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Greater risk of heart defects for babies born near unconventional gas wells in Colorado

Pregnant women living within 16 km of unconventional gas wells in Colorado, US, are up to 30% more likely to give birth to a baby with a heart defect, new research has found. These findings suggest that more research is needed to understand the potential health impact of natural gas developments, say the researchers.

In recent years natural gas development has sharply increased, partly driven by updated technology that uses horizontal drilling, hydraulic fracturing, or both, to tap into gas reserves that have previously been too difficult to reach.

The exploitation of natural gas results in emissions of volatile organic compounds (VOCs), nitrogen dioxide, sulphur dioxide, polycyclic aromatic hydrocarbons (PAHs) and particulate matter. Some of these pollutants, such as toluene, xylenes and benzene (a known carcinogen) can damage genetic material. They are able to cross the placenta that connects mother and baby before birth and could therefore interfere with development of the foetus.

In this study, the researchers investigated whether women who lived within 10 miles (16 km) of natural gas wells during pregnancy had babies with more birth defects than women who lived further away. The researchers analysed the birth records of 124 842 babies born between 1996 and 2009 in rural areas in Colorado, US (47% of these born within 10 miles of a well). About one third of oil and gas wells in Colorado are 45–300 m from a residential area, and there has been a growth in natural gas development since 2000.

By excluding large towns and cities, the researchers reduced the likelihood that mothers were exposed to pollution from other sources, such as traffic and industry. They focused on birth defects affecting the heart and spinal cord. The exposure to emissions from natural gas wells was estimated as the number of gas wells within a 10 mile radius while accounting for the distance of each of these wells from the home.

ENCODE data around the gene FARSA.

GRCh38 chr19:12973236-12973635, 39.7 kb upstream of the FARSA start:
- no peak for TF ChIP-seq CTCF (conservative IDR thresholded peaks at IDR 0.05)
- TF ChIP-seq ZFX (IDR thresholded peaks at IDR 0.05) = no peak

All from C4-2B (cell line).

The results demonstrated that women who lived near gas wells during pregnancy were more likely to give birth to a child with a heart defect than those who lived further away. Mothers living near the greatest density of wells (more than 125 wells per mile (1.6 km)) were 30% more likely to have a baby with a heart defect as women living with no wells close by. This result was statistically significant, with confidence intervals of 20-50%. There was a weaker relationship between babies born with spinal cord defects and proximity to gas wells.

Although the study did account for mother’s age, education, alcohol and tobacco use, further work is needed to better account for other factors such as nutrition or pregnancy complications that may contribute to developmental problems in babies.

This type of study cannot definitely say that pollution from the gas wells caused the birth defects, or which pollutant is responsible. However, the results and current trends in natural gas development underscore the importance of conducting more comprehensive and rigorous research on potential health effects, as well as additional air pollution measurements and modelling, say the study’s authors.

In response to the study upon which this article is based, further dialogue has since been published, including correspondence published by the journal Environmental Health Perspectives. The correspondence articulates a debate between the study’s authors and other researchers concerning the methods used and the conclusions drawn by the study. To find out more, please see the following series of links:


European Commission | Science für Environment Policy 2015

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